We’ll Make Like A Nail and Press On – The Great American Trailer Park Musical Review
Hart House Theatre’s 2011/2012 season kicked off at the end of September with The Great American Trailer Park Musical, which they promised was “a tongue-in-cheek, rockabilly romp filled with strip clubs, hysterical pregnancies and dreams of the Ice Capades”. With a claim like that, we didn’t bother to even look into things any further and eagerly accepted our invitation to this.
Sitting in the best seats Hart House has given us yet, we had a fifth row view of the trashy hijinks of the folks dwelling on the other side of the tracks in a Stark, Florida trailer park. The story is musically narrated by three trailer park dwellers: Betty (Saphire Demitro) – the leader of the pack, clad in a full leopard print body suit, Lin (Jennifer Morris) – whose full name is Linoleum because her mother gave birth to her on the kitchen floor and Donna (Sarite Harris) “Pickles” – who suffers from a severe hysterical (and hilarious) pregnancy. It’s a whole lot of hairspray, leopard print and manicured finger nails – believe us.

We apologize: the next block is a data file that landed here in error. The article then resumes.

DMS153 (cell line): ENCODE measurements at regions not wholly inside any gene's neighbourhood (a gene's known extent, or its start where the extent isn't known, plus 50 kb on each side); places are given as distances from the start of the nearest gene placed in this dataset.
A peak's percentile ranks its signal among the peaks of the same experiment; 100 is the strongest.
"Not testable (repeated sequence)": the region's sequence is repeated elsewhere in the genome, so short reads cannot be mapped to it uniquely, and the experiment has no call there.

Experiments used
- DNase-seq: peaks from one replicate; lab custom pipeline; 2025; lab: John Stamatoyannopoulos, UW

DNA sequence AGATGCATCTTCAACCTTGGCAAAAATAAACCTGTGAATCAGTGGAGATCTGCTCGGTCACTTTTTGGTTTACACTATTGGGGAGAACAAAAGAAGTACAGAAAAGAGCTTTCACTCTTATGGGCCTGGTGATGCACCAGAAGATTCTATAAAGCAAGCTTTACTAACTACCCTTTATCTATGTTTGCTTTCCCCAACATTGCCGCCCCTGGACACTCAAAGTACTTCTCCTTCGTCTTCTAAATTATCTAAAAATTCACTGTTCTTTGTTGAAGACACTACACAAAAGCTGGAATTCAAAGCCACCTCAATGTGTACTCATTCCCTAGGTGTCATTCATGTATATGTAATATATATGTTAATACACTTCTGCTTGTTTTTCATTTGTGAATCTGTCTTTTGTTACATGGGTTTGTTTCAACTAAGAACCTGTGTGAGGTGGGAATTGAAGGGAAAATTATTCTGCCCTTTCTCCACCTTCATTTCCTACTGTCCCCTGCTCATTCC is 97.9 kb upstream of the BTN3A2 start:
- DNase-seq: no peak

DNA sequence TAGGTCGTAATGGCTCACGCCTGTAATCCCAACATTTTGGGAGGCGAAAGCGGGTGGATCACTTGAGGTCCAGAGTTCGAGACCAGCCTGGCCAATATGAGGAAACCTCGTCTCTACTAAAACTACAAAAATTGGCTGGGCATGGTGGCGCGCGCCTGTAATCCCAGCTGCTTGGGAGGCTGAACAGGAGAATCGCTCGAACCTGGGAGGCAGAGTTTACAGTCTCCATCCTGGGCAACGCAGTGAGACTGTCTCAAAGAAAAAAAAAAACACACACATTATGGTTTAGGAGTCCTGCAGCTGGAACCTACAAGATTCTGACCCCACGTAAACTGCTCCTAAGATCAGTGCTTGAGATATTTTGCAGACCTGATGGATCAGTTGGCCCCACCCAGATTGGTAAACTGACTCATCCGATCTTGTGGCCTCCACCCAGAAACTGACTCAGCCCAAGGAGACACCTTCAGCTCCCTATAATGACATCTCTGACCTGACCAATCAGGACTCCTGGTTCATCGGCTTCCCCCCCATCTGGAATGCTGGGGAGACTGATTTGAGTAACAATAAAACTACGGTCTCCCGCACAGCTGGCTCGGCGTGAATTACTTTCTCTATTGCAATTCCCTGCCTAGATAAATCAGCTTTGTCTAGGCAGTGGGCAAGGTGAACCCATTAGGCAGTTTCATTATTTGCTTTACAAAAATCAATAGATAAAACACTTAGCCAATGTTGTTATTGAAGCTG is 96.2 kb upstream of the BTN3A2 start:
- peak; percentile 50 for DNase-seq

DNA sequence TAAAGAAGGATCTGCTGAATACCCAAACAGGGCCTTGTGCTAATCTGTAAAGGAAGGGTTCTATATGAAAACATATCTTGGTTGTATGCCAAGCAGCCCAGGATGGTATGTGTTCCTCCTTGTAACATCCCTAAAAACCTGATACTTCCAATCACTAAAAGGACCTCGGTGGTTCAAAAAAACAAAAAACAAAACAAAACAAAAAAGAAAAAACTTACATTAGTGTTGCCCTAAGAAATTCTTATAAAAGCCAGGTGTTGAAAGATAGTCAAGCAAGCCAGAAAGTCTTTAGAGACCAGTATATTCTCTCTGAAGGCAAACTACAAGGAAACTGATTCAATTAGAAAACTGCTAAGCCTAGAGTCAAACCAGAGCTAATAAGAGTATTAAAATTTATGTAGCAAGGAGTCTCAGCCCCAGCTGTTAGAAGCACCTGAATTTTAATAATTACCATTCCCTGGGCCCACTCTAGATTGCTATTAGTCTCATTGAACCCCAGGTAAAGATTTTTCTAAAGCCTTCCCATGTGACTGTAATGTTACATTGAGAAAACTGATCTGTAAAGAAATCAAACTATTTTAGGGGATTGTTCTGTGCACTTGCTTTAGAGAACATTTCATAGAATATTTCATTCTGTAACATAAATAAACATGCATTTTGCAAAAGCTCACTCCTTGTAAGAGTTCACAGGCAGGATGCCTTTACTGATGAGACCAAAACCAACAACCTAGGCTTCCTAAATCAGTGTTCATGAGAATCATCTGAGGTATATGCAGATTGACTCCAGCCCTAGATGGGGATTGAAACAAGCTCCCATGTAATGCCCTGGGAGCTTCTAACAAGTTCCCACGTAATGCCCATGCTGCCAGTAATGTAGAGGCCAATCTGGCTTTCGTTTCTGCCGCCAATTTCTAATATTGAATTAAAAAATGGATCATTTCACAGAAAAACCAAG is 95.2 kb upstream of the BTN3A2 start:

The three “ladies” spread gossip throughout the show, keeping us up to date on the details concerning the demising marriage of Jeannie (Janice Hawke), an agoraphobic who hasn’t set foot outside of their trailer in 20 years and Norbert Garstecki (James R. Woods), who’s frustrations with his wife’s issues lands him in the arms of the new girl in town, exotic dancer Pippi (Kelly McCormack). But Pippi’s past, ex-boyfriend Duke (Justin Bott), is hot on her heels and determined to find Pippi and bring her back home, no matter what the cost. Just another day at the trailer park.
We have seen a lot of musicals, two of which have been Hart House productions, and we are rarely disappointed. That said, we can easily say that the quality of the musical numbers in this production is definitely one of the best. The cast is probably one of the most talented casts we’ve seen perform together. The harmonies between Demitro, Morris and Harris are almost angelic at times. Well, angelic with a hint of hick twang, anyway. And the set of… lungs on McCormack are most impressive, especially in her end number where she has the chance to really show off her… talents.
We were suitably impressed that even with a small cast of seven, they were able to pull off such a full bodied play with effective use of props and characters. The dream sequence was absolutely perfect and completely spot on for atypical American trashy talk shows (we’re looking at you, Jerry and Maury!). A sequence which left these CityGirls in hysterical stitches.
From start to finish, the play is laced with stereotypical trailer trash jokes, outrageous dance numbers, cat fights, witty song lyrics and pop culture references that had the audience laughing nonstop throughout the night.
images from Hart House website